9 Ways to Make Healthier Food Choices—Even When You’re Exhausted
Even if you love food and are a skilled cook, it can be challenging to eat well on a consistent basis—especially after an exhausting day.
No matter how much you love food or how skilled you are in the cooking department, eating well on a consistent basis is an ongoing battle—especially after an exhausting day, when the very thought of cooking dinner (never mind cleaning up the aftermath) sends you straight to the nearest fast-food joint.
This is because insufficient rest messes with our hunger hormones. “When we’re tired, levels of the hunger hormone ghrelin rise, and levels of leptin (the hormone that helps us feel full) fall,” says New York-based registered dietitian Katherine Brooking, RD. “The areas of the brain that control willpower are hijacked, making it harder to resist junk food cravings.”
Harder, but not impossible, say experts. With just a little advance planning, you can show your out-of-whack hunger hormones who’s boss. Here’s how to get started.
1. Stash grab-and-go snacks.
Keeping nonperishable snacks in your desk and car (weather permitting) can curb the temptation to reach for convenience foods that lack nutrition—and that often make cravings worse, says Grace Derocha, RD, a certified diabetes educator and spokesperson for the Academy of Nutrition and Dietetics. Snacks like nuts, seeds, jerky, roasted chickpeas and popcorn can help stabilize your blood sugar—a prerequisite to quashing your cravings—and make it (way) easier to steer clear of the drive-thru on the way home from work.
2. Double up on prep.
If meal prep isn’t your thing (or your schedule makes it a difficult habit to maintain), prep as you go by cooking more than you think you’ll need each time you’re making a meal—say, double or triple, says St. Louis-based registered dietitian Alex Caspero, RD. The more versatile the foods (think: brown rice, grilled chicken, roasted veggies, tuna salad), the more mix-and-match options you’ll have to choose from after a long day at the office.
3. Make extra servings (and freeze them).
Sure, frozen meals are convenient, but they can get pricy, and so can throwing out leftovers that you can’t stand to look at anymore. Solve both problems by dividing your leftovers into single-serve portions and freezing them in storage containers or bags, suggests Molly Devine, RD, founder of Eat Your Keto. After a few cooking sprees, you’ll have a variety of ready-to-heat homemade meals to choose from on nights when you just can’t cook.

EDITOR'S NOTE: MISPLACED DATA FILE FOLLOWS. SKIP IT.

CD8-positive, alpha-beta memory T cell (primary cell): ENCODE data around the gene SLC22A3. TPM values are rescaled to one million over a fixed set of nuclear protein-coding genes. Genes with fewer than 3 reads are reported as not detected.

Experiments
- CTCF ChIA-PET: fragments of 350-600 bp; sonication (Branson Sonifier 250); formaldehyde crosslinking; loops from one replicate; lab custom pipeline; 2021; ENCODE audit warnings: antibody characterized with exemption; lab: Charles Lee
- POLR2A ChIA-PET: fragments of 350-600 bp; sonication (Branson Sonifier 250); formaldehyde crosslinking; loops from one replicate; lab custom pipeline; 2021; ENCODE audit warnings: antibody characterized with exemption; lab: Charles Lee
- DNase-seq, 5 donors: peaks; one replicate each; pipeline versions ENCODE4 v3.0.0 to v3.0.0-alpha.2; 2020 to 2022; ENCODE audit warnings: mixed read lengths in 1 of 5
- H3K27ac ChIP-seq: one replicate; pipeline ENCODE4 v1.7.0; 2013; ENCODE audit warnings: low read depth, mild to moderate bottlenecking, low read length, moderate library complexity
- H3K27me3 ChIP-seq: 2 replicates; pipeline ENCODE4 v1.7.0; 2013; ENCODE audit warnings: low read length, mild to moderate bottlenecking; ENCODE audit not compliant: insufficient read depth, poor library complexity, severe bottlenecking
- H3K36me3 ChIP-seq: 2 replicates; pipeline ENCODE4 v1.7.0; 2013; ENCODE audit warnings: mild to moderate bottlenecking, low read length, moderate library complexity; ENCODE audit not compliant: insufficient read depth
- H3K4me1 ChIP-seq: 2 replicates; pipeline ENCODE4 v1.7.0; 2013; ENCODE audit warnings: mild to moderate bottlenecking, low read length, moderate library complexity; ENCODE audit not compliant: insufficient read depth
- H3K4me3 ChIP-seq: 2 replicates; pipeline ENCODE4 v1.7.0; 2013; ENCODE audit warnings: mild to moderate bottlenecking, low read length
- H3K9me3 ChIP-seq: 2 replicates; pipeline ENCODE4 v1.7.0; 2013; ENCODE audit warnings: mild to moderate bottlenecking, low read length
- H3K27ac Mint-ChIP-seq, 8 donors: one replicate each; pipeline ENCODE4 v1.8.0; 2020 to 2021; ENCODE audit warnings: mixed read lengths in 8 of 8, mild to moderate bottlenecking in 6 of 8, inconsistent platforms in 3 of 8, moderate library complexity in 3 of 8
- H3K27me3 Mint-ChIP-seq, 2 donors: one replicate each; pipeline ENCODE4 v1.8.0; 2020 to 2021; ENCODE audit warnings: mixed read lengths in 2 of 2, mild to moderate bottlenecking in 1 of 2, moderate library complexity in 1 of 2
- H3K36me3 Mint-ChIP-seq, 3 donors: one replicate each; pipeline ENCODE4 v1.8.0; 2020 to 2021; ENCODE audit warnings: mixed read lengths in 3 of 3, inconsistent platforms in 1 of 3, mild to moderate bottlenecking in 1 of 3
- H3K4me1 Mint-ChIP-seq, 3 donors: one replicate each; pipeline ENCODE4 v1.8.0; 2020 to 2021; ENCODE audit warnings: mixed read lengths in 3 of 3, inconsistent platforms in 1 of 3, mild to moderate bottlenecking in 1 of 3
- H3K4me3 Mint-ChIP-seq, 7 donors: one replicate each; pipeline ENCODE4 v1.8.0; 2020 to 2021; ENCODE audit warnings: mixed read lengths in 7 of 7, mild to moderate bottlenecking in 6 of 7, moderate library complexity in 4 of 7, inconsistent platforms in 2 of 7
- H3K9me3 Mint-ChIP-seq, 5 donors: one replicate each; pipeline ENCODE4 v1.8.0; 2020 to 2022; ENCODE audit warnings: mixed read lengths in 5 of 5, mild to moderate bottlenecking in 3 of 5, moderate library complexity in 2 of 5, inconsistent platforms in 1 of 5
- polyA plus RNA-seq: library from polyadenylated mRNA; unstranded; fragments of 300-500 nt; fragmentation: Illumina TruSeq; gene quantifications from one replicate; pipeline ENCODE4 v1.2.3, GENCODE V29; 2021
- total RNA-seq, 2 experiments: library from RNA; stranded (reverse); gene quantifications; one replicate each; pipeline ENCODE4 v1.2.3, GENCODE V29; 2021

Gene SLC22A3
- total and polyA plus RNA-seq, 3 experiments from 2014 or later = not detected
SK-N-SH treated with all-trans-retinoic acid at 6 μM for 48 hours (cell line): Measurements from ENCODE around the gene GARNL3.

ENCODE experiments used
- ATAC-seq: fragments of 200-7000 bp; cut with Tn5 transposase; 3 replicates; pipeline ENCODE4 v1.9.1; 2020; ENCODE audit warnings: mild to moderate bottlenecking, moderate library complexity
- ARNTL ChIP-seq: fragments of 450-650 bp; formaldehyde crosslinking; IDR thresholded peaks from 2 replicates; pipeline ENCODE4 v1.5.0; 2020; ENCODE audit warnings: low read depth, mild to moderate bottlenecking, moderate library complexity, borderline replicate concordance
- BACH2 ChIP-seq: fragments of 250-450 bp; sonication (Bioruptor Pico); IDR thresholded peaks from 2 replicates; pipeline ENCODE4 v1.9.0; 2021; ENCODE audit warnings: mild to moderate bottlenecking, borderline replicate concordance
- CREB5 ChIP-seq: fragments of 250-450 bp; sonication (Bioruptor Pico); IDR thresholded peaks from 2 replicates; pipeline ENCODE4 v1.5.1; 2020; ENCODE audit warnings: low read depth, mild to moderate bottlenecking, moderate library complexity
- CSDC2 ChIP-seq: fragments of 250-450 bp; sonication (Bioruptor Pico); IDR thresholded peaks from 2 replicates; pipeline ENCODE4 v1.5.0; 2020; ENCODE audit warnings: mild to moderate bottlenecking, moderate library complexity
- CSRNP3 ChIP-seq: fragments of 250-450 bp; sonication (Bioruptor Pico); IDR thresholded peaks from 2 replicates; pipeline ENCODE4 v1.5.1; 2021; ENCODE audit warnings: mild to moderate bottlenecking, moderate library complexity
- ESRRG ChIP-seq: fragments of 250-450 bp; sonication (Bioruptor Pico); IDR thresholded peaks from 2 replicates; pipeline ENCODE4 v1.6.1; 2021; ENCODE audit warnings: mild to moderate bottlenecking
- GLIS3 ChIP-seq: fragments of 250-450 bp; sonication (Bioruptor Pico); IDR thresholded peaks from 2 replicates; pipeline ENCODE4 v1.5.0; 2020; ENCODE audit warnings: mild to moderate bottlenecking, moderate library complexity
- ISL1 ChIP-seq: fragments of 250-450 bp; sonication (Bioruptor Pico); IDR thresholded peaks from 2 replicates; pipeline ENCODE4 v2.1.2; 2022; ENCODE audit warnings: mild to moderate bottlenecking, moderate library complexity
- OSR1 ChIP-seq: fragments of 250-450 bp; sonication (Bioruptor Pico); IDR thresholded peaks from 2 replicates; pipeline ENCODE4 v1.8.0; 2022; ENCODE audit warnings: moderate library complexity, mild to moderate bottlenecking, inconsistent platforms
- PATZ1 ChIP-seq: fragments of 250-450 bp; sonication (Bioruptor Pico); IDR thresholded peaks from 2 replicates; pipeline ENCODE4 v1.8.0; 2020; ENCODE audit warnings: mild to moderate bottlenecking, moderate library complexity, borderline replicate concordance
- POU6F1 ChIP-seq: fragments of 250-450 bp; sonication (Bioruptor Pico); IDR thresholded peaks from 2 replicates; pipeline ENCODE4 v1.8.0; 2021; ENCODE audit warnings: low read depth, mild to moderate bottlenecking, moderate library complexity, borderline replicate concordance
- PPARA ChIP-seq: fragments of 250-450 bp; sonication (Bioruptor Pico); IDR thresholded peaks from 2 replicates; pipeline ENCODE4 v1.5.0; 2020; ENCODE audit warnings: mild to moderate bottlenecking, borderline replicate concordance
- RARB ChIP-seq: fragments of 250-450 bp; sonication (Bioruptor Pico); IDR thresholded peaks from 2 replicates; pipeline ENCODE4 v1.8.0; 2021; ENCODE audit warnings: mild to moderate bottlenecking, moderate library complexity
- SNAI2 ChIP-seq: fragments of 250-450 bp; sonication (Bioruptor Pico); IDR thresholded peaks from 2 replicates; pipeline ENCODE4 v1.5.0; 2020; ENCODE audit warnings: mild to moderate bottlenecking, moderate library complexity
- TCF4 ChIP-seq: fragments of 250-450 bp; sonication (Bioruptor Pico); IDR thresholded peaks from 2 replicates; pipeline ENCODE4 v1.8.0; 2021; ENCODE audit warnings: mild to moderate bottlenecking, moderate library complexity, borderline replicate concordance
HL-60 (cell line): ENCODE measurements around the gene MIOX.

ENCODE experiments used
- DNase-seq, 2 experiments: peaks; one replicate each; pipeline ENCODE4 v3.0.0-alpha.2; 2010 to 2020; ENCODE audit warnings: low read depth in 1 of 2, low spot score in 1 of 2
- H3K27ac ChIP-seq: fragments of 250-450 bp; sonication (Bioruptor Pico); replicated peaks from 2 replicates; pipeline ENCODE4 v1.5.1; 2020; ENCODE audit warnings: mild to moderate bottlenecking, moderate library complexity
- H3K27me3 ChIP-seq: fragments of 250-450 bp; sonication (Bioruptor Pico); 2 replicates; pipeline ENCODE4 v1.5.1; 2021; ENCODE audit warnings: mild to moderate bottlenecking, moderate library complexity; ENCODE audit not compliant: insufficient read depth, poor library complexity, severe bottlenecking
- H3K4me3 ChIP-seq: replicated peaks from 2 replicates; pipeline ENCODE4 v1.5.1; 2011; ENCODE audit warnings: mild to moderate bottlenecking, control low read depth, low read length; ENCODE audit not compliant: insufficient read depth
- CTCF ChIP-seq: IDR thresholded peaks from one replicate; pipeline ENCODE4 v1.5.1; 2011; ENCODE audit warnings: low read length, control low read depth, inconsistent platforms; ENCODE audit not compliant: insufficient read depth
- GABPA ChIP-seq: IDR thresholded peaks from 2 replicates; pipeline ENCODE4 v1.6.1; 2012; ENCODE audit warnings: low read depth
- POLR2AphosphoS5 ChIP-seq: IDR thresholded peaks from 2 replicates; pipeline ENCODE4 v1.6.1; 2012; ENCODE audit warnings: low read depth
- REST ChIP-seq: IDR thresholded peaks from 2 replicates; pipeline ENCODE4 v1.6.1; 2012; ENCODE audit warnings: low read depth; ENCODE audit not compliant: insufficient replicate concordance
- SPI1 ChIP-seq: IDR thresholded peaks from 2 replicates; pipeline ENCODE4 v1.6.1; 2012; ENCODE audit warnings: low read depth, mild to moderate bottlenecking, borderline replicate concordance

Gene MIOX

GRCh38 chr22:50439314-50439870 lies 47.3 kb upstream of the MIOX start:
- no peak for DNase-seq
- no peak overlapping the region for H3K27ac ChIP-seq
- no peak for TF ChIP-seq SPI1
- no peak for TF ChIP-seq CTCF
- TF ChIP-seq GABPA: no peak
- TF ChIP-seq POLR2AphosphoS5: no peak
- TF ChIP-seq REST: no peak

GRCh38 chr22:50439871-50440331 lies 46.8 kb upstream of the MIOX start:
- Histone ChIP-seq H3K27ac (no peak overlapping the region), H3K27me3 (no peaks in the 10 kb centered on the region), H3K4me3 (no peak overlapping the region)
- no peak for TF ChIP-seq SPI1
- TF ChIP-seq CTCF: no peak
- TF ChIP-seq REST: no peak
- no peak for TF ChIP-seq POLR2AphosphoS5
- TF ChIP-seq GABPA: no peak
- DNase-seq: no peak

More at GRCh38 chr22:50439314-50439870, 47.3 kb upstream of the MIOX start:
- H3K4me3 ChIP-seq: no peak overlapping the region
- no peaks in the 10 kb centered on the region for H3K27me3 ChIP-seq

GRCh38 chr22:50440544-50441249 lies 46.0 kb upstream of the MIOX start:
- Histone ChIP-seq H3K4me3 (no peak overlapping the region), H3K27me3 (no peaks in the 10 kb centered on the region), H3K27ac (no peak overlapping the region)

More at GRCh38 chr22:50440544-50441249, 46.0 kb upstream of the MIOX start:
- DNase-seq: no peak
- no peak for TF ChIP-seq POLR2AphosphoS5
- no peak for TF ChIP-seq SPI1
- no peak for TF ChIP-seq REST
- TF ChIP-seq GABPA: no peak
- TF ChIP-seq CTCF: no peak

4. Plan out your indulgences.
Sometimes when you’re craving something sweet, you’re not going to stop fantasizing about it until you give in to the craving—especially when you’re tired. “Believe it or not, I suggest eating the indulgence, but doing it in a planned and moderated way,” says New York-based registered dietitian Natalie Rizzo, RD.
For example, if you have a nightly chocolate craving that’s more punctual than you are, keep two Hershey’s kisses out on your counter and know that you can eat them to satisfy your craving. “Giving in to the craving will stop you from losing control and bingeing on something that your body doesn’t really need,” says Rizzo.
5. “Meal prep” your snacks.
Many of us have our meal-prep routine on lock but forget that snacks are where we tend to go off track. “If you’re the type of person who’ll sit down and eat an entire bag of potato chips when tired, don’t give yourself that option,” says Rizzo. Instead, at the beginning of the week, lay out five small containers and fill them with healthy snacks—like nuts, dried fruit and whole-grain crackers—and do your best not to buy any other snacks for the week. You’ll satisfy your need for a snack, but the pre-planned healthier options won’t weigh you down.
6. Organize a dinner swap with friends.
Odds are, you’ve got a few friends who are also trying to eat healthier, but like you, their hectic schedules are getting in the way. “Organize a meal swap, where you all cook one large healthy meal, and swap portions,” says Rizzo. Put servings into individual containers and, voilà, one healthy meal for every night of the week. That way, instead of ordering takeout, dinner’s already covered—and for a fraction of the price.
7. Satisfy cravings with healthier substitutions.
“When you’re in craving mode due to lack of sleep, you can curtail the damage by opting for healthier versions of commonly craved foods,” says Brooking. For example, swap your heaping dish of ice cream for a 6-ounce cup of Greek yogurt or your box of chocolates for a chocolate-flavored protein bar. You’ll get to enjoy the textures and flavors of your underlying craving, and the protein in these picks will help keep you fuller longer.
8. Choose your dinner during your lunch break.
If you know you’re going to be working late or the thought of grocery shopping triggers a Liz Lemon eye roll, keep a list of healthy restaurants on standby that are on your route home, says Derocha. Check out the menus ahead of time and bookmark the healthiest meals available at each establishment so you can make an informed decision, even when you’re crunched for time.
9. Stick to recipes you love.
Keep a stash of 5 to 10 “greatest hits” recipes on hand—ones you know are quick to make and you can put together without much fuss, says Susan Bowerman, RD, senior director of worldwide nutrition education and training at Herbalife Nutrition. The more you love (and possibly even drool over) the recipes, the less you’ll let a little thing like being tired get in the way of enjoying a healthy meal. You: 1. Cravings: 0.
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